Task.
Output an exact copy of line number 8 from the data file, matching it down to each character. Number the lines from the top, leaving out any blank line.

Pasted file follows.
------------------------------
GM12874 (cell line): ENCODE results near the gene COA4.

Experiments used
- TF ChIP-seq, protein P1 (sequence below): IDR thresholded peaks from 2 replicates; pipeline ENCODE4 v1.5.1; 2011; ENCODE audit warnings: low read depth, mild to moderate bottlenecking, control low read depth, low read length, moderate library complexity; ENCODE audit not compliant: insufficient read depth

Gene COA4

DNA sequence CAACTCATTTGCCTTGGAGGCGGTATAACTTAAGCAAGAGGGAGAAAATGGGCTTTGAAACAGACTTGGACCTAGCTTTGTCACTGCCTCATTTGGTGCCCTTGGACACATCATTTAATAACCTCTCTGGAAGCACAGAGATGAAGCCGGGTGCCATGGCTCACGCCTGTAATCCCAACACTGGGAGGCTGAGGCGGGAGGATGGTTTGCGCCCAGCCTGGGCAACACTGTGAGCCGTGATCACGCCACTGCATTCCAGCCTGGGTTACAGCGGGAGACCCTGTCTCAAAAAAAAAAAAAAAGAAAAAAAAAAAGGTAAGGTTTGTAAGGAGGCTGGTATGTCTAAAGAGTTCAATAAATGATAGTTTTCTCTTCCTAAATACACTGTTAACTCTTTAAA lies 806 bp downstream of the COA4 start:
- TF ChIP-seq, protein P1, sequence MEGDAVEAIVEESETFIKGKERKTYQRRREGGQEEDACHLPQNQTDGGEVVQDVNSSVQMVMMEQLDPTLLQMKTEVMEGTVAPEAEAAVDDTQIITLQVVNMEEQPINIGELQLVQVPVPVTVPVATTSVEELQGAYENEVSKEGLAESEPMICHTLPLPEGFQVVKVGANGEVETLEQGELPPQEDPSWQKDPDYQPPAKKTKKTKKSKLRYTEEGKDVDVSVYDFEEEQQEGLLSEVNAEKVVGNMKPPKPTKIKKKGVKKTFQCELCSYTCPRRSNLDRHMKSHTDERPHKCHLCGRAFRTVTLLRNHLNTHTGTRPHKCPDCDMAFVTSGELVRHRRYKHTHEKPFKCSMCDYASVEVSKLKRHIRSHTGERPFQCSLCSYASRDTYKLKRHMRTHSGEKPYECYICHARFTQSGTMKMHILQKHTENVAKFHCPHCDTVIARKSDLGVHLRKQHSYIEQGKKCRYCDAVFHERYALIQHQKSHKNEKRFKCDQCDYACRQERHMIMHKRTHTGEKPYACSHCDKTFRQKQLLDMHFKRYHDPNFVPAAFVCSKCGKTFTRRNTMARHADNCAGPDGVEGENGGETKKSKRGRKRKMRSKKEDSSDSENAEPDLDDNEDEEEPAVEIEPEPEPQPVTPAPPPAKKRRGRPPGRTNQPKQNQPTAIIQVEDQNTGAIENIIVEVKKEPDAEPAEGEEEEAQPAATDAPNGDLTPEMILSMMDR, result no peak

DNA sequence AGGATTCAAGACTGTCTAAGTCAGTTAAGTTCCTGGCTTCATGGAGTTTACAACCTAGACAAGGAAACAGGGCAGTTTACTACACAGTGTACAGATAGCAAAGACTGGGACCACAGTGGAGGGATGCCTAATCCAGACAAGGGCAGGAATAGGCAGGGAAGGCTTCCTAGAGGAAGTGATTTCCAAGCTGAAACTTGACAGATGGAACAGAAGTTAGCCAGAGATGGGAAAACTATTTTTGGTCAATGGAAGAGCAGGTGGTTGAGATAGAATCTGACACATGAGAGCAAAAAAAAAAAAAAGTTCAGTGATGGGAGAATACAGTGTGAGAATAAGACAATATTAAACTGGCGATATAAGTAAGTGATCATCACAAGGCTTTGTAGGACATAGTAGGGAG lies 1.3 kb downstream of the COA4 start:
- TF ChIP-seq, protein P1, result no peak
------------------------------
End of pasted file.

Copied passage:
- TF ChIP-seq, protein P1, result no peak